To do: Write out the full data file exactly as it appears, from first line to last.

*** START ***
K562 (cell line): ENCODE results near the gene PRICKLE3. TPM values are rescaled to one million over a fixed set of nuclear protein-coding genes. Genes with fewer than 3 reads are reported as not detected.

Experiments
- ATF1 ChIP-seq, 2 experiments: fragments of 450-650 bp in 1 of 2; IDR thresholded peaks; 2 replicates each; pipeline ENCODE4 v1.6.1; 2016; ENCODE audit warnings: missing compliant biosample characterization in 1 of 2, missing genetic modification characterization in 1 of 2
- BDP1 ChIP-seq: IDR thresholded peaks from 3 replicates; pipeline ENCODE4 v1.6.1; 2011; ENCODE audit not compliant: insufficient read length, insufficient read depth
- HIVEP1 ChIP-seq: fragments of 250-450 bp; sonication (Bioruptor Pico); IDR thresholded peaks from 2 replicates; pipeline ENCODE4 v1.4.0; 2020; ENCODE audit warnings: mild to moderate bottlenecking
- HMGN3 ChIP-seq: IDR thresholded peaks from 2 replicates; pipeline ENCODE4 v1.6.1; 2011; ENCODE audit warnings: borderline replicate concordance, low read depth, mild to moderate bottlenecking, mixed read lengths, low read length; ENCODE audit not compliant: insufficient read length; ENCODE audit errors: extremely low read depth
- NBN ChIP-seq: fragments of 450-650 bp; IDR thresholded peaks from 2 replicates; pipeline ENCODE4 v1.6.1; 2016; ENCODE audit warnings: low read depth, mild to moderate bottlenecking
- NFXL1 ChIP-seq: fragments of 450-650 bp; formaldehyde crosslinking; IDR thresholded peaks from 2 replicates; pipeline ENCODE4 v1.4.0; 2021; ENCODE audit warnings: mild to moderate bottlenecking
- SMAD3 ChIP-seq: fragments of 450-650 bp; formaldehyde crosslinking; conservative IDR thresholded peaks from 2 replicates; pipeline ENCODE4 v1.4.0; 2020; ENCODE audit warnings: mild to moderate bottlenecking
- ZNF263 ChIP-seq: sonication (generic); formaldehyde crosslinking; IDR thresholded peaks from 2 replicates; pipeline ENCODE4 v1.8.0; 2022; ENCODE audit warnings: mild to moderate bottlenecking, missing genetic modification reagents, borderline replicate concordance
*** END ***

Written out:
K562 (cell line): ENCODE results near the gene PRICKLE3. TPM values are rescaled to one million over a fixed set of nuclear protein-coding genes. Genes with fewer than 3 reads are reported as not detected.

Experiments
- ATF1 ChIP-seq, 2 experiments: fragments of 450-650 bp in 1 of 2; IDR thresholded peaks; 2 replicates each; pipeline ENCODE4 v1.6.1; 2016; ENCODE audit warnings: missing compliant biosample characterization in 1 of 2, missing genetic modification characterization in 1 of 2
- BDP1 ChIP-seq: IDR thresholded peaks from 3 replicates; pipeline ENCODE4 v1.6.1; 2011; ENCODE audit not compliant: insufficient read length, insufficient read depth
- HIVEP1 ChIP-seq: fragments of 250-450 bp; sonication (Bioruptor Pico); IDR thresholded peaks from 2 replicates; pipeline ENCODE4 v1.4.0; 2020; ENCODE audit warnings: mild to moderate bottlenecking
- HMGN3 ChIP-seq: IDR thresholded peaks from 2 replicates; pipeline ENCODE4 v1.6.1; 2011; ENCODE audit warnings: borderline replicate concordance, low read depth, mild to moderate bottlenecking, mixed read lengths, low read length; ENCODE audit not compliant: insufficient read length; ENCODE audit errors: extremely low read depth
- NBN ChIP-seq: fragments of 450-650 bp; IDR thresholded peaks from 2 replicates; pipeline ENCODE4 v1.6.1; 2016; ENCODE audit warnings: low read depth, mild to moderate bottlenecking
- NFXL1 ChIP-seq: fragments of 450-650 bp; formaldehyde crosslinking; IDR thresholded peaks from 2 replicates; pipeline ENCODE4 v1.4.0; 2021; ENCODE audit warnings: mild to moderate bottlenecking
- SMAD3 ChIP-seq: fragments of 450-650 bp; formaldehyde crosslinking; conservative IDR thresholded peaks from 2 replicates; pipeline ENCODE4 v1.4.0; 2020; ENCODE audit warnings: mild to moderate bottlenecking
- ZNF263 ChIP-seq: sonication (generic); formaldehyde crosslinking; IDR thresholded peaks from 2 replicates; pipeline ENCODE4 v1.8.0; 2022; ENCODE audit warnings: mild to moderate bottlenecking, missing genetic modification reagents, borderline replicate concordance